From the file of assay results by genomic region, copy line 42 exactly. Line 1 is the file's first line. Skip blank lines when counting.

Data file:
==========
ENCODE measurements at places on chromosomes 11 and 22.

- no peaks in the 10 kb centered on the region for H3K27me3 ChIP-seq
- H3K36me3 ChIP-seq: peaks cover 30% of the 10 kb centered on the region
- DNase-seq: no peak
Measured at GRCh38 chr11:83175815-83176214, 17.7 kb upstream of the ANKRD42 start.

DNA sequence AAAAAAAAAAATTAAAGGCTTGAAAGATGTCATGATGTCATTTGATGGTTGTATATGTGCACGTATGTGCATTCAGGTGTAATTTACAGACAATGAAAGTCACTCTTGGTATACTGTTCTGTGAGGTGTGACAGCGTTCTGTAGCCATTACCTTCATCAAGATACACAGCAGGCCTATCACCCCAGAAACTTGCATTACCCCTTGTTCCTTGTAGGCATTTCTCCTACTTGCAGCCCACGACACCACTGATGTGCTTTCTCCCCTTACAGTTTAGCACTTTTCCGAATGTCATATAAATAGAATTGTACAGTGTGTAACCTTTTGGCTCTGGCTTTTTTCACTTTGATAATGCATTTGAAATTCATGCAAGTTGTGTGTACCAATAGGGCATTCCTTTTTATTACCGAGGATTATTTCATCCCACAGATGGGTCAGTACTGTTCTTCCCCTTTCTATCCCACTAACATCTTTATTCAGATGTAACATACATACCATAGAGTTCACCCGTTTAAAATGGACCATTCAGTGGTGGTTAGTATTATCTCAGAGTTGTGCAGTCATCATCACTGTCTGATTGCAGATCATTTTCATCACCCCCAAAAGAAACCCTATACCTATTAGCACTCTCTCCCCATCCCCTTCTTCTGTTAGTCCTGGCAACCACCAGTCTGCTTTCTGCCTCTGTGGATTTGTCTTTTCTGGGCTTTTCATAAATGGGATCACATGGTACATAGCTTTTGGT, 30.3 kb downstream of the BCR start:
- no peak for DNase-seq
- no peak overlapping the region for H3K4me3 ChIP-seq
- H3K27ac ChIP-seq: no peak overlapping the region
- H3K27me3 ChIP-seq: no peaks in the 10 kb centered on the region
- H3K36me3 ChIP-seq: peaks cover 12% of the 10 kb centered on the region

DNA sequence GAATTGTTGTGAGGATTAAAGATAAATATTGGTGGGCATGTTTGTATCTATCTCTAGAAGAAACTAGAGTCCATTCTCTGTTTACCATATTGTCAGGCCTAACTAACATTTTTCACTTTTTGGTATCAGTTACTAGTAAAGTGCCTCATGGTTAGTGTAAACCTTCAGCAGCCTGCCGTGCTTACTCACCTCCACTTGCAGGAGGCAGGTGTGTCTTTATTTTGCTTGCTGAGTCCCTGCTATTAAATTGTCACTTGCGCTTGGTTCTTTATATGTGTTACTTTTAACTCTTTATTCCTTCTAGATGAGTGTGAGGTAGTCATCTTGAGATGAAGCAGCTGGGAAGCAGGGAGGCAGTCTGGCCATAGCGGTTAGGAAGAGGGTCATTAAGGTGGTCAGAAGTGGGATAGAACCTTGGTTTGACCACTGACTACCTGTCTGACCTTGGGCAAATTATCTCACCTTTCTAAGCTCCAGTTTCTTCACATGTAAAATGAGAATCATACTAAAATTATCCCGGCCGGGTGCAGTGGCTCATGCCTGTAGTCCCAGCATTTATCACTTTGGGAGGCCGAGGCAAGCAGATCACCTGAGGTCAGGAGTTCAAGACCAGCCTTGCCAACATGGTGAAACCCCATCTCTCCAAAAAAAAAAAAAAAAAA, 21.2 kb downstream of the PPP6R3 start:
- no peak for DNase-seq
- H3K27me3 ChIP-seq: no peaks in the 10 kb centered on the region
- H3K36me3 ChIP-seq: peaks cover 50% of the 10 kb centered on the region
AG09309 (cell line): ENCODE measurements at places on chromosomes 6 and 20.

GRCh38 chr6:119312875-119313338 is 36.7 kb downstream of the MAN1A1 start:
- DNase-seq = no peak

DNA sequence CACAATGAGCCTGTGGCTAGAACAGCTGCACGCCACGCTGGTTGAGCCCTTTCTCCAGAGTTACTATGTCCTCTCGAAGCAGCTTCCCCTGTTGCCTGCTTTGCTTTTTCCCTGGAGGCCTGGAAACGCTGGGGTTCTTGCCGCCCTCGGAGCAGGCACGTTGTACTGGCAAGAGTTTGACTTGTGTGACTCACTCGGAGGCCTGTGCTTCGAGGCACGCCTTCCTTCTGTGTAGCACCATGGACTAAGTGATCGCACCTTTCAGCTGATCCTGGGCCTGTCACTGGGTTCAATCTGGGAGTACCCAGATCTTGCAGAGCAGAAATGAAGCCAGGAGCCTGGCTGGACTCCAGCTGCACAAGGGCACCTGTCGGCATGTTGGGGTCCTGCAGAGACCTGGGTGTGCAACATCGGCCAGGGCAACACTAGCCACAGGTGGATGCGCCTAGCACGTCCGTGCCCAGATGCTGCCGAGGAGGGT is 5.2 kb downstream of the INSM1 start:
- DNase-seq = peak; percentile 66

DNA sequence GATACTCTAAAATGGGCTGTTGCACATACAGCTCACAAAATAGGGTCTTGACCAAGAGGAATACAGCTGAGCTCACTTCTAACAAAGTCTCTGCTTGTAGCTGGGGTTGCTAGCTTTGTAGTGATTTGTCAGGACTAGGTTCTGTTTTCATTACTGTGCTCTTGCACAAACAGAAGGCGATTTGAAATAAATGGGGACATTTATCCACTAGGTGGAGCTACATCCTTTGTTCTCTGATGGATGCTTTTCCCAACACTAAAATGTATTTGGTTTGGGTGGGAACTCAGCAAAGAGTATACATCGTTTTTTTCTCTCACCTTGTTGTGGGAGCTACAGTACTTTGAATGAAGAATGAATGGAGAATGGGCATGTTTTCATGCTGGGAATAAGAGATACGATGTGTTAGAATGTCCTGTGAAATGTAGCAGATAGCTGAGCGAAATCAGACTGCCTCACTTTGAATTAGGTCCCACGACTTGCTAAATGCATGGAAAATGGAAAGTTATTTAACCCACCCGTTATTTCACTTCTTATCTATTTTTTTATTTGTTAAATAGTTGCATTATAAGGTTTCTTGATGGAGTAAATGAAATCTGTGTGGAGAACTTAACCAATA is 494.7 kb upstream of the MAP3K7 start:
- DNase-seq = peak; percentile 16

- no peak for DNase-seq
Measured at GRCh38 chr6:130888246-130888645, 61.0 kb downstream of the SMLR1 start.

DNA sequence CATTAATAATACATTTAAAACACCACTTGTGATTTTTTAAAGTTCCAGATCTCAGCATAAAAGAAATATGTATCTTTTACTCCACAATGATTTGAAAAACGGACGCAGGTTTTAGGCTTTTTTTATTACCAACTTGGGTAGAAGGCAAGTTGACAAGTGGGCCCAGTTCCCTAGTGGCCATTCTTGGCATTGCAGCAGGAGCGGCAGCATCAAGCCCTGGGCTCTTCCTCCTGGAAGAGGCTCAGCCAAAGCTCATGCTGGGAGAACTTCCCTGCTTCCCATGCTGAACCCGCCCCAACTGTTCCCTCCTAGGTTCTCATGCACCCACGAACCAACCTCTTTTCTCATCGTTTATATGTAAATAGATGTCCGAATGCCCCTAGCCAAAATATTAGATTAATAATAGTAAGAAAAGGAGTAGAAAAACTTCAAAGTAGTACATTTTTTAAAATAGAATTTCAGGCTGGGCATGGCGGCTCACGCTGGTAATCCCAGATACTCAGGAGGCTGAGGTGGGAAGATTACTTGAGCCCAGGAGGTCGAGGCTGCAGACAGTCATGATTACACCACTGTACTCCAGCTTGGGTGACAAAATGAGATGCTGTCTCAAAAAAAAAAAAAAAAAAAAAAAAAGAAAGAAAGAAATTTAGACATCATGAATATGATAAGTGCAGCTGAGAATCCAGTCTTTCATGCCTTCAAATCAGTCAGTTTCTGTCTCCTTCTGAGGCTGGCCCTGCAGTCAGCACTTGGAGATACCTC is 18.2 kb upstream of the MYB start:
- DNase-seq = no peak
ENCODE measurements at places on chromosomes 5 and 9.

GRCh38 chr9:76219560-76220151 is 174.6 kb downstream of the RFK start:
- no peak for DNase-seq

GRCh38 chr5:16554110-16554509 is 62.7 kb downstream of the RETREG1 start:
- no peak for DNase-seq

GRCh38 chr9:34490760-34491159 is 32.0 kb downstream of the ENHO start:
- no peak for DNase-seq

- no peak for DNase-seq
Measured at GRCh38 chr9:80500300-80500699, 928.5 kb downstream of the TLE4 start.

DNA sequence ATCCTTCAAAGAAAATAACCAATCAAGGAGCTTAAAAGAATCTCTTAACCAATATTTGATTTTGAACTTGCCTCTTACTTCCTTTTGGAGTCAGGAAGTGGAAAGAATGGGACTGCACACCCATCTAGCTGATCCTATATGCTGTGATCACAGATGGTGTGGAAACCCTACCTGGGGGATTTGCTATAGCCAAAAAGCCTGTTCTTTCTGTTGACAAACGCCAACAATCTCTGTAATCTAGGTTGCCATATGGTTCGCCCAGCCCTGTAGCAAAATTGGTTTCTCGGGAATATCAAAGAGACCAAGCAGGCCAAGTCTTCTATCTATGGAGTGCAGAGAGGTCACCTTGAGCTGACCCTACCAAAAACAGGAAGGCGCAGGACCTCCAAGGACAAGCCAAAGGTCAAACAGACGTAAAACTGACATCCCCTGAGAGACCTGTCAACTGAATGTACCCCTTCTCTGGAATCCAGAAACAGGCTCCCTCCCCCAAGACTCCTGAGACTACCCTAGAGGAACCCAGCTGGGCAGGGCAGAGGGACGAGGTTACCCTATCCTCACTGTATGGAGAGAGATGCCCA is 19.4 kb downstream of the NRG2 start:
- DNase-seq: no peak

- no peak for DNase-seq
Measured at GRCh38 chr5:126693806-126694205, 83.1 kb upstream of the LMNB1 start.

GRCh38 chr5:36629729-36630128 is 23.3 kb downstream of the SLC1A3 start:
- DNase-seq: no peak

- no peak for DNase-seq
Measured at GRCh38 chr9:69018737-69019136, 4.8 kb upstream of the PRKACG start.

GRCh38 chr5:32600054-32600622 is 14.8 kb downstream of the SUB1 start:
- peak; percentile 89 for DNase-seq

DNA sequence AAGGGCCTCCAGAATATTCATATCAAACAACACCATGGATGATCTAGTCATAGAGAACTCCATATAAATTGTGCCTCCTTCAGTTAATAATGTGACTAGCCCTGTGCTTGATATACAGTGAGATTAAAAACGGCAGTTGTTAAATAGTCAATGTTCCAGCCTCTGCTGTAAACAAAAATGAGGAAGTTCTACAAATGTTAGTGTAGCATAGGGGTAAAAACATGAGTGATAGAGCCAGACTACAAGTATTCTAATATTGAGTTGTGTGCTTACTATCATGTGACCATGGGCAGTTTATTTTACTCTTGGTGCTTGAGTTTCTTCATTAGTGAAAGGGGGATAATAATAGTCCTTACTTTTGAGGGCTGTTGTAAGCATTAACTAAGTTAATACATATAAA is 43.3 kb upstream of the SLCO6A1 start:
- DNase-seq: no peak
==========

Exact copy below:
- no peak for DNase-seq